Reply: Jim, With a full kitchen and dining area, with a level of finish that you described in Cincinnati, You should budget between $140 and $190 per square foot for your project. So at 4500 sq.ft., that would be a median conceptual budget cost of approximately $750k, with as much as $100k on either side of that, depending on a great number of details. This cost would be separate from land costs, finance costs, FF&E costs or any site improvement costs (parking lots, landscaping, etc.). I hope that helps – we would be happy to discuss your project with you in more detail – As I mentioned, our Director of Architecture, Bill Foster, is an expert in golf resort facilities and we would love to work with you on the Architecture and Engineering for your project. Please let us know if you are interested in discussing that further, what your next steps look like, and how we can help. Thanks!

Dean Dalvit August 25, 2015 at 1:01 pm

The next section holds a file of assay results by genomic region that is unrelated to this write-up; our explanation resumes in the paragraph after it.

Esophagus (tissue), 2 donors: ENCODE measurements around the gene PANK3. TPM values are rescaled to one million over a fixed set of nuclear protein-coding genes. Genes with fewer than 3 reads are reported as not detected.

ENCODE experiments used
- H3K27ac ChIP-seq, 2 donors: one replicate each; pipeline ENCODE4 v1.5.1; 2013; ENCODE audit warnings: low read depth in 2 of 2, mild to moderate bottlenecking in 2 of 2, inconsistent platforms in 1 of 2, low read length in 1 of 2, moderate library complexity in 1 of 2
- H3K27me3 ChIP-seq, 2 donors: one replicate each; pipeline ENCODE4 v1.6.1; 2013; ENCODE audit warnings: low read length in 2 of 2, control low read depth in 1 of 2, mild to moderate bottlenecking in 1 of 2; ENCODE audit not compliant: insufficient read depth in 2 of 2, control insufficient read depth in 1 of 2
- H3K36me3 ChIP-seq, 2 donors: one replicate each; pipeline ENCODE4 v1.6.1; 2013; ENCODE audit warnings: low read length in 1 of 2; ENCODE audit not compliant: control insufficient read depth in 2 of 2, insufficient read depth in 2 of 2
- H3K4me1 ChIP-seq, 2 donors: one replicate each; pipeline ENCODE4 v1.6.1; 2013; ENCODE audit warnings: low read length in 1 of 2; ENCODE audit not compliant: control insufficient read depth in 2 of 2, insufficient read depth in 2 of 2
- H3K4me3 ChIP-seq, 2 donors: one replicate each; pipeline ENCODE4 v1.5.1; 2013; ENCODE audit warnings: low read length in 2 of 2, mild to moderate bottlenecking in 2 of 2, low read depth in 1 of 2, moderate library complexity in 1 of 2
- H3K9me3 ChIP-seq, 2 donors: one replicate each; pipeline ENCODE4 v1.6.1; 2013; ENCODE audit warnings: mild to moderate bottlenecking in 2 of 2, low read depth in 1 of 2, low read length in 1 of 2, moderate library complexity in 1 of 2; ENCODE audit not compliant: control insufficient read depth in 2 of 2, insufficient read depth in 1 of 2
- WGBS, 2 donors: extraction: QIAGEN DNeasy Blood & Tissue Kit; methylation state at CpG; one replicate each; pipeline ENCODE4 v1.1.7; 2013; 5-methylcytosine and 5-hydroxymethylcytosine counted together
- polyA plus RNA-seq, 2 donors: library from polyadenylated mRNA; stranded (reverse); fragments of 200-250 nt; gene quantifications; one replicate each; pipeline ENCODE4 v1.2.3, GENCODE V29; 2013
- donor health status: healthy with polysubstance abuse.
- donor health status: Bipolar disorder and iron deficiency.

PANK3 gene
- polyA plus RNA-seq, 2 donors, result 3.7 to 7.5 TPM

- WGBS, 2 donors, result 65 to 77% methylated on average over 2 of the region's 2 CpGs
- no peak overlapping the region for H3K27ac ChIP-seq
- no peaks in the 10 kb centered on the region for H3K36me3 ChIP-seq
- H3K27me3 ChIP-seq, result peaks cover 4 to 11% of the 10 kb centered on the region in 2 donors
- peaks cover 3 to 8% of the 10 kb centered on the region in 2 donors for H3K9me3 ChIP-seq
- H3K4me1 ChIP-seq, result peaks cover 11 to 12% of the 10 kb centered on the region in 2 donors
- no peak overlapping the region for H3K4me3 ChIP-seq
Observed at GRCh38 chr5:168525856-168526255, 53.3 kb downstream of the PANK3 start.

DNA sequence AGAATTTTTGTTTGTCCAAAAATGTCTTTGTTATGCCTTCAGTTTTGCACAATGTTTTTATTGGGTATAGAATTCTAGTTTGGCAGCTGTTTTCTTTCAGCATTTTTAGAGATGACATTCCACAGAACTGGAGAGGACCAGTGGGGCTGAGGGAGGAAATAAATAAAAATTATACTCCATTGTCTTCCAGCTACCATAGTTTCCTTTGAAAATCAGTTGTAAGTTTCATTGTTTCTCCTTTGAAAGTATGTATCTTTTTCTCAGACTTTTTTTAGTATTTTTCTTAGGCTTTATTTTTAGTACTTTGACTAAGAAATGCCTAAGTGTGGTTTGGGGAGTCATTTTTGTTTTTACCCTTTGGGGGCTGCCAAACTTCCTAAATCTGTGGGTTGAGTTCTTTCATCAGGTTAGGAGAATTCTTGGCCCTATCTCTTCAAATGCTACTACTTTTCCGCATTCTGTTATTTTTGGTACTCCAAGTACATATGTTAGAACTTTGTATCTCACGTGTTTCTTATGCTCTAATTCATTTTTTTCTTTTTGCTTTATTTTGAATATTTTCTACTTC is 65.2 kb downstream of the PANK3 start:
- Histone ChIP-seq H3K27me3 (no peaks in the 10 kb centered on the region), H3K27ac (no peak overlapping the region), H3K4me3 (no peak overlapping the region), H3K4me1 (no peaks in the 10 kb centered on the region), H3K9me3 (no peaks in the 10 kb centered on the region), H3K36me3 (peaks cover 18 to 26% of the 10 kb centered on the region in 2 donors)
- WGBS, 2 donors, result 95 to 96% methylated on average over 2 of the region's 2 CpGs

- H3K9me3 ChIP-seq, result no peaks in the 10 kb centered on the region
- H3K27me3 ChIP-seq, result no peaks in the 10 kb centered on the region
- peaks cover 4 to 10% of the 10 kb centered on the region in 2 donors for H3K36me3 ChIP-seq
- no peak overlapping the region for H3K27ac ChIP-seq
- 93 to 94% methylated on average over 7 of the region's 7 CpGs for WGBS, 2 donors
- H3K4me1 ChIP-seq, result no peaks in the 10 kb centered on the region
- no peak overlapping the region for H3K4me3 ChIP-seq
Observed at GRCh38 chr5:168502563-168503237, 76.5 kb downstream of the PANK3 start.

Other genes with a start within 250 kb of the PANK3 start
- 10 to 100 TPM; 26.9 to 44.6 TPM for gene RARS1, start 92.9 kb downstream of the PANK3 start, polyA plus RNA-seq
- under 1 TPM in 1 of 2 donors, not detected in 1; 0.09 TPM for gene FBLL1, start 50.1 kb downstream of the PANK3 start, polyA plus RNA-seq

Hello Jim,
Thank you for reaching out with your comment. Before we can offer much input on your construction cost, we would need to know where you are located as project location has a significant influence on construction costs. I will reach out directly to you via email so we can continue the discussion along with our Director of Architecture, Bill Foster. Bill is an expert in golf resorts, facilities and clubhouse design, and we would love to speak with you in more detail about this project. Thanks!

Jim August 25, 2015 at 8:28 am

Looking to build a golf clubhouse with finished basement locker roooms. Approximate total square footage will be 4500. Attached covered deck approximately 20×50.
Kitchen will be included.

Dean Dalvit August 17, 2015 at 5:28 pm